Why does the earth spin fastest at the equator?

Along the Equator – the imaginary line halfway between the North and South poles – Earth rotates at 1,037 mph (1,670 kph), a speed rivaling that of a fighter jet at full cruise. That’s where the Earth is widest along its axis, so any point along the Equator has a greater distance to travel during each daily rotation than any point closer to the poles. Still confused? Think of a merry-go-round. The horses on the outside have a greater distance to travel around the carousel – and thus move faster – than the horses on the inside.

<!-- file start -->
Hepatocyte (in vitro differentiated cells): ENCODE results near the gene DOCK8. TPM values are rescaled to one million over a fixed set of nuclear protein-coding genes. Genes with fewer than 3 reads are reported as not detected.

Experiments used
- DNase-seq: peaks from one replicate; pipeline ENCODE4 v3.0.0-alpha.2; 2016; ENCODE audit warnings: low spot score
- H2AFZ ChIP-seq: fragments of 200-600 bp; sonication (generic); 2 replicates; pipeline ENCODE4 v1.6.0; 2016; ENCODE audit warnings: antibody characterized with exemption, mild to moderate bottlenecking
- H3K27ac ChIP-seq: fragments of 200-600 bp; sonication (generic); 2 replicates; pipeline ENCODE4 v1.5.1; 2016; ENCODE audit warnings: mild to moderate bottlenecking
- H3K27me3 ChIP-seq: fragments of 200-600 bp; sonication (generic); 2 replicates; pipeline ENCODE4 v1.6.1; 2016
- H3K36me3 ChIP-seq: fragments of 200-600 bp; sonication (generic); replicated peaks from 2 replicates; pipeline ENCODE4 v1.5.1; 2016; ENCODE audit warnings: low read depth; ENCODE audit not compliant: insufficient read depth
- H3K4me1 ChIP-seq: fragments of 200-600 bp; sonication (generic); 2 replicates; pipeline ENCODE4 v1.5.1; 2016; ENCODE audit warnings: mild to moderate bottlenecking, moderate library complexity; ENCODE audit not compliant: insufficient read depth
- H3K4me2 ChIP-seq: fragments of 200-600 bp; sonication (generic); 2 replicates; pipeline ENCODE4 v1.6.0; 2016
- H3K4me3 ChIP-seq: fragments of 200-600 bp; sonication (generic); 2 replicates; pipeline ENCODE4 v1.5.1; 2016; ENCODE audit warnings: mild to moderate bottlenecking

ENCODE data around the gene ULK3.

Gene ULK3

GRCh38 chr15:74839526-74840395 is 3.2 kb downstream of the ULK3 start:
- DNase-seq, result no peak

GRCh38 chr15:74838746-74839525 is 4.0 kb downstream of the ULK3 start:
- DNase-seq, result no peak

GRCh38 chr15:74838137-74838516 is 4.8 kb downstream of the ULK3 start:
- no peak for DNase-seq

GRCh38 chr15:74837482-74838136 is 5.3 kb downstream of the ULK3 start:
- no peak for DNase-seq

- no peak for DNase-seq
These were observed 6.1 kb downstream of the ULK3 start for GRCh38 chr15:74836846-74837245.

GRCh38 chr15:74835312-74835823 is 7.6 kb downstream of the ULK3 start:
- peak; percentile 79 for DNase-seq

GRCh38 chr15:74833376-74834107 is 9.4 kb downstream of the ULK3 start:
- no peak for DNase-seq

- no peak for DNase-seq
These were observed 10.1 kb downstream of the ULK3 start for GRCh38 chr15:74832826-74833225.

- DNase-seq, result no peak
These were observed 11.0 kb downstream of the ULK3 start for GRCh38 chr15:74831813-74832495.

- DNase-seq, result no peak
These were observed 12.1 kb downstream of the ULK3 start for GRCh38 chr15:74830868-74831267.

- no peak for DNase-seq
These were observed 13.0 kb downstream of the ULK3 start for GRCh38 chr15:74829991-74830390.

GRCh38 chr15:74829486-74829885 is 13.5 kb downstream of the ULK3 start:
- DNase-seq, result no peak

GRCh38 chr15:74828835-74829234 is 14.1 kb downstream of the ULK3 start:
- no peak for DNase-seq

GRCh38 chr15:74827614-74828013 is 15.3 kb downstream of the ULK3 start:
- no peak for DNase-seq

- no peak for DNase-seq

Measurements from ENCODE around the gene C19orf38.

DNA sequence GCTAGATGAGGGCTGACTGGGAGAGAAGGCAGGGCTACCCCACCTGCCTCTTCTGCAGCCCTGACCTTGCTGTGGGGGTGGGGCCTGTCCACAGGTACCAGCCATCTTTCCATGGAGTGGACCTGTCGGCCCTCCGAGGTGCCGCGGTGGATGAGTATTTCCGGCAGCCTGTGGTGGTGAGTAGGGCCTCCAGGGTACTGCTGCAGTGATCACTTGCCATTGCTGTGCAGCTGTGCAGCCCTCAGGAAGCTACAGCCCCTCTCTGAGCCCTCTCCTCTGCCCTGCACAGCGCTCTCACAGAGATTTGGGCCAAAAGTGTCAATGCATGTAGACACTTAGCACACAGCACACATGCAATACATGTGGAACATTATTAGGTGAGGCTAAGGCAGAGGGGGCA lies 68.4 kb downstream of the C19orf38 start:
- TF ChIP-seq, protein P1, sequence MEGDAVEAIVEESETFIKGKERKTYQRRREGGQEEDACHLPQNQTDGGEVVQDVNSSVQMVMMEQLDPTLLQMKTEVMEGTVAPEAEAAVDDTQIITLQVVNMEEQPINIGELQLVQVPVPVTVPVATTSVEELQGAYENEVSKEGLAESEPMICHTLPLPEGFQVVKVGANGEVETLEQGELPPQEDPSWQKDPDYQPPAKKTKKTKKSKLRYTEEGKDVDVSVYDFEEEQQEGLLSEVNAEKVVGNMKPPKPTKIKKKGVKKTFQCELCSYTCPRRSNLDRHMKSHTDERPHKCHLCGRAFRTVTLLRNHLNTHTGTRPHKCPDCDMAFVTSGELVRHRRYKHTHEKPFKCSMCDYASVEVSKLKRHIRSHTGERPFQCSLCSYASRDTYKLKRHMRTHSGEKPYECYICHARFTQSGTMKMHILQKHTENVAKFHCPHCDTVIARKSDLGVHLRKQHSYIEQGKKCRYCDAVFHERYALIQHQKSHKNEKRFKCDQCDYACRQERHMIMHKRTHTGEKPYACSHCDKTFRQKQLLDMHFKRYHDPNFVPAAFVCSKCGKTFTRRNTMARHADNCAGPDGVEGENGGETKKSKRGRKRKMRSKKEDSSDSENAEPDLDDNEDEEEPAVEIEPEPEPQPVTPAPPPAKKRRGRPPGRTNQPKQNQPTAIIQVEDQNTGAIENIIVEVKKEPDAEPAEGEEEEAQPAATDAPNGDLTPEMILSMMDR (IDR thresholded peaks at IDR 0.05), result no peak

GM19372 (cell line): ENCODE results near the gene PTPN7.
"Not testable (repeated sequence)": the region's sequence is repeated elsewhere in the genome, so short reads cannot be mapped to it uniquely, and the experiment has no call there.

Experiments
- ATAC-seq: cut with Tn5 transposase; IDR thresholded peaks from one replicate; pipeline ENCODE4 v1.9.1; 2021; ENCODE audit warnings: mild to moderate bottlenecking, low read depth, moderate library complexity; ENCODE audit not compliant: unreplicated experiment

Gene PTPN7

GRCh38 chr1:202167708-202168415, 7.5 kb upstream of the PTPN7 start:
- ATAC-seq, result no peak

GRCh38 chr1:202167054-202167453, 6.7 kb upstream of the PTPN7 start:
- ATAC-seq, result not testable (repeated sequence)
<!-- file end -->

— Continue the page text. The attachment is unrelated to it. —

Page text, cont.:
The speed of the Earth’s rotation changes as you go North or South away from the equator. Finally, when you reach one of the Earth’s poles, you’re taking a whole day to just turn once in place – that’s not very fast.


Picture Credit : Google